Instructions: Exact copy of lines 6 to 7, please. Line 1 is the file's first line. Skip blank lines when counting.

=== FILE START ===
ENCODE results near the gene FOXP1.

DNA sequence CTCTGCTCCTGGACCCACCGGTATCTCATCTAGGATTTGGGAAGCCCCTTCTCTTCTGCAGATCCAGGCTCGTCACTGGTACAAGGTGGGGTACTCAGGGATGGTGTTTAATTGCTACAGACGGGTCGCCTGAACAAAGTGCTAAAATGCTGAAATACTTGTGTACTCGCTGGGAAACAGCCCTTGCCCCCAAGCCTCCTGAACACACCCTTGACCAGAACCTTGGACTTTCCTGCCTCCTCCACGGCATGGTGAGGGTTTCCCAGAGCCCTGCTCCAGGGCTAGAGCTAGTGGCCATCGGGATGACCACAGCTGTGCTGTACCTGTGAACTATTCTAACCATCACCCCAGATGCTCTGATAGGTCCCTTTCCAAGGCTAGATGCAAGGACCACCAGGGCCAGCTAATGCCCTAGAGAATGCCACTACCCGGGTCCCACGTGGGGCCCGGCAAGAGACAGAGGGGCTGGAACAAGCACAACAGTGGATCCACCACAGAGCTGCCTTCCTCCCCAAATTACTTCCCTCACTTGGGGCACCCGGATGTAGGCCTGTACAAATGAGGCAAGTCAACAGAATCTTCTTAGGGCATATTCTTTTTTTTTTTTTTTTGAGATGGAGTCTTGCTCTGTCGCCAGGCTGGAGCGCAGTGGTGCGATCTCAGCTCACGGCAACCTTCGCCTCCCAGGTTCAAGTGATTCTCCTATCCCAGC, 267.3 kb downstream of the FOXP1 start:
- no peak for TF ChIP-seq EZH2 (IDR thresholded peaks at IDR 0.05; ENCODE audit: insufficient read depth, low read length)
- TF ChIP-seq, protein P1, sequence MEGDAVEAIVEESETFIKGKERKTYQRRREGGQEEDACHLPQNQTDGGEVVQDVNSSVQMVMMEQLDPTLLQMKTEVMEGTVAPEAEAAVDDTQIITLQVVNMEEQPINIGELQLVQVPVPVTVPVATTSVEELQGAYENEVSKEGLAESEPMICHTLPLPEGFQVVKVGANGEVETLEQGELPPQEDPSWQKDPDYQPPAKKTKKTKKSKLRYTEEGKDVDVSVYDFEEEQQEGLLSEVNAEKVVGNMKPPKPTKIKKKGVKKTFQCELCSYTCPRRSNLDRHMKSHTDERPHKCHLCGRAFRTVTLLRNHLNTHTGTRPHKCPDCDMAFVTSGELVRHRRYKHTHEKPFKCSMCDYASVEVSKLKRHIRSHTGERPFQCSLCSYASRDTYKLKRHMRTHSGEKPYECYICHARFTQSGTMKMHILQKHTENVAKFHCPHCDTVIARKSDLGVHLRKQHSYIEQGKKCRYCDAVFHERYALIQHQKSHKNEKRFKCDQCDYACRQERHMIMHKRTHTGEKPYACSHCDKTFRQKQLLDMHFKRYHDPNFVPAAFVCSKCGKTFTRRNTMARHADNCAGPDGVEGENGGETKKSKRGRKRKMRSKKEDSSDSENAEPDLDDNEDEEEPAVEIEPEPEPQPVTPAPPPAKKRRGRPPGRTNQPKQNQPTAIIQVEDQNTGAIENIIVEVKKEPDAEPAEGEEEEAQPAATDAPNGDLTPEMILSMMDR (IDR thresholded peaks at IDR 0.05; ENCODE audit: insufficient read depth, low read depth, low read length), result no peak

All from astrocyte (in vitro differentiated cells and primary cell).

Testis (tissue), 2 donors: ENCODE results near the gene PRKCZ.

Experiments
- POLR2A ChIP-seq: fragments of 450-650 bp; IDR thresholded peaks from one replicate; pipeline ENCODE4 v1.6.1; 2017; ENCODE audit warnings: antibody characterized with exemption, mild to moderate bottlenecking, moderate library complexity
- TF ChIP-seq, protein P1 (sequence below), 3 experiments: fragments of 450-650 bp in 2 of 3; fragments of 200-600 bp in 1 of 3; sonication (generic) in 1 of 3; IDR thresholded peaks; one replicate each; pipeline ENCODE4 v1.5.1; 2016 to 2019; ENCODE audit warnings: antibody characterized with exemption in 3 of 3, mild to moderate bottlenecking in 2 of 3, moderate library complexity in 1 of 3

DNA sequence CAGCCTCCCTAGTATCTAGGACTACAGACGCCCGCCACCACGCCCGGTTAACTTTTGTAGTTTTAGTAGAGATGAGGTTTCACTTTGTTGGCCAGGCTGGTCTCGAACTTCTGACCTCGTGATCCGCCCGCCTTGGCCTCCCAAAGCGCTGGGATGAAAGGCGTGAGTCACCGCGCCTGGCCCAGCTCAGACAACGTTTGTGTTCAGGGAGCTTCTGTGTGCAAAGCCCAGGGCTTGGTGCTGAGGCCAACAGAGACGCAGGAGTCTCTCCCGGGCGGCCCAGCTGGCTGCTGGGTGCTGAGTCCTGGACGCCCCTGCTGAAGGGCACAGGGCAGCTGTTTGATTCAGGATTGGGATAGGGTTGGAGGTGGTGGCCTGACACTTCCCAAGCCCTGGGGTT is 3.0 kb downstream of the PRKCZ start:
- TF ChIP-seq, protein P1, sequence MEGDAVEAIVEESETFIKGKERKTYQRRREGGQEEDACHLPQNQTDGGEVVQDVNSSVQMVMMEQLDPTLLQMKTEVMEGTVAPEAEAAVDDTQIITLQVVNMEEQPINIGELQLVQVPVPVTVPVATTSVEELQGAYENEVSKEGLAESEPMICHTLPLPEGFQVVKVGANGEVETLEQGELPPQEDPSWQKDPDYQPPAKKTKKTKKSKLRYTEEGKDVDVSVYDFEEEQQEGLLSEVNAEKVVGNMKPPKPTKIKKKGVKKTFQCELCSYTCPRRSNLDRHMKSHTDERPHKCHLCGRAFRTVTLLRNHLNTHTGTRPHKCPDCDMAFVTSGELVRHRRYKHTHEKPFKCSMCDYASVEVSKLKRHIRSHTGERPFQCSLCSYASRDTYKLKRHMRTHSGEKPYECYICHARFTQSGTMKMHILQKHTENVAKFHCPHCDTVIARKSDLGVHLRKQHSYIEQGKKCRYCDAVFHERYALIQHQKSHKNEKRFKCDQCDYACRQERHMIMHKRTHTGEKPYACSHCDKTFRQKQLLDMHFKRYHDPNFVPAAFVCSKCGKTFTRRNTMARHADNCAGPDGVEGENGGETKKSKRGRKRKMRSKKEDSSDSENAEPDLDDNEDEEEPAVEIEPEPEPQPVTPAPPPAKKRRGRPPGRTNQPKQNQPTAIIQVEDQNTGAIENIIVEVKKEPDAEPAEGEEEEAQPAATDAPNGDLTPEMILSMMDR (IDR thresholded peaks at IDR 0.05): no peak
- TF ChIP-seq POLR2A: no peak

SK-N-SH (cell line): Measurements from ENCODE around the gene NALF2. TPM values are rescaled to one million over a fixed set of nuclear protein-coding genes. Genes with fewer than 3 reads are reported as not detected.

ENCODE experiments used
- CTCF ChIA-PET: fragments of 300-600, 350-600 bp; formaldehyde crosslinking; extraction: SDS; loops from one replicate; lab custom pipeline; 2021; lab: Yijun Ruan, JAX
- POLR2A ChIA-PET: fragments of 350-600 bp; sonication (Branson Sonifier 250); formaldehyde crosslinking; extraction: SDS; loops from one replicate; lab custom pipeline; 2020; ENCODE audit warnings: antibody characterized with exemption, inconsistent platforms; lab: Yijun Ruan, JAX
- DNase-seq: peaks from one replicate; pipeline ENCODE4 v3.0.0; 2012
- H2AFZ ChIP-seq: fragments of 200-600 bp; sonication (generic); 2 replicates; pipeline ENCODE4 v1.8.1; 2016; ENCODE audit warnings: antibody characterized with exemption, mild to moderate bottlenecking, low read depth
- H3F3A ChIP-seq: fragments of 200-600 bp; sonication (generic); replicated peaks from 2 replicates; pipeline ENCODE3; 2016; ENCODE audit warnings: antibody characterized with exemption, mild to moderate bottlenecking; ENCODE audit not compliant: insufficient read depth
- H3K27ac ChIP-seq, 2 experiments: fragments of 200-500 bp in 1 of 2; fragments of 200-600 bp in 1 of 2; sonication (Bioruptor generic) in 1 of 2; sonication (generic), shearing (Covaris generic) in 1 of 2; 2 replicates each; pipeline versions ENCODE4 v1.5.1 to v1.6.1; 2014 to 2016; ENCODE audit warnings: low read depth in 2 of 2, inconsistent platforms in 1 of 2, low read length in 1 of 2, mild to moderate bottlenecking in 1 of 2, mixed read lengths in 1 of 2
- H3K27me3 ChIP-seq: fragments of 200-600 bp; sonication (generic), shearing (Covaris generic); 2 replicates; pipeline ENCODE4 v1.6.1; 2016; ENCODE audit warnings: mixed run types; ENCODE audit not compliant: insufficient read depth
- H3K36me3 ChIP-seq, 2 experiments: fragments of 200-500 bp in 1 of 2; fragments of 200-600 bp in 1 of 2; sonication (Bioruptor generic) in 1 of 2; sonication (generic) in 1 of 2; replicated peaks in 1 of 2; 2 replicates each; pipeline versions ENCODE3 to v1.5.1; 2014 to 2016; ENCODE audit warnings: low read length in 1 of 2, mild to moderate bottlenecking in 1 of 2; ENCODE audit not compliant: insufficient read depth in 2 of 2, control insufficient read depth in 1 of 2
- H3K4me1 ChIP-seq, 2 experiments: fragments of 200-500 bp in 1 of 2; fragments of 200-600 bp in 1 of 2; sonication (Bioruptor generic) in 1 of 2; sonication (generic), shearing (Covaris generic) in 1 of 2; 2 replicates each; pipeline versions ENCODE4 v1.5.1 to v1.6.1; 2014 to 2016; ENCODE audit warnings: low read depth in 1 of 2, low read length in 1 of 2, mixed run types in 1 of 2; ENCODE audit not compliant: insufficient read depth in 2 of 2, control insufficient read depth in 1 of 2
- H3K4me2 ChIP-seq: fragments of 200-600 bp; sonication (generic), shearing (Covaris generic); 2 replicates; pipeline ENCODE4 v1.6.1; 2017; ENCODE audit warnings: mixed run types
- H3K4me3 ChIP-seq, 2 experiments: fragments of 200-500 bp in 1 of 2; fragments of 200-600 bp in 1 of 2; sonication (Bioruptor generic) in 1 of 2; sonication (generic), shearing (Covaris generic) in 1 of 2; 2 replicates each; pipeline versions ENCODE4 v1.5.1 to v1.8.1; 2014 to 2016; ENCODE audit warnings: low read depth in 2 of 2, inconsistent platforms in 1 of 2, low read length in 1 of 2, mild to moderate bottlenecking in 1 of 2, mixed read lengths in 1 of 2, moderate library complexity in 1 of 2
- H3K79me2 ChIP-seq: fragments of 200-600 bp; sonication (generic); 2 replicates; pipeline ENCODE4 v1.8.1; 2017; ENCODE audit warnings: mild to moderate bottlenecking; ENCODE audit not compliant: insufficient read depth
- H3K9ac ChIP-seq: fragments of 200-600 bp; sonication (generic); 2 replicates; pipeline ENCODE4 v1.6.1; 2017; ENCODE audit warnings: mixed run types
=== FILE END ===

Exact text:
Testis (tissue), 2 donors: ENCODE results near the gene PRKCZ.

Experiments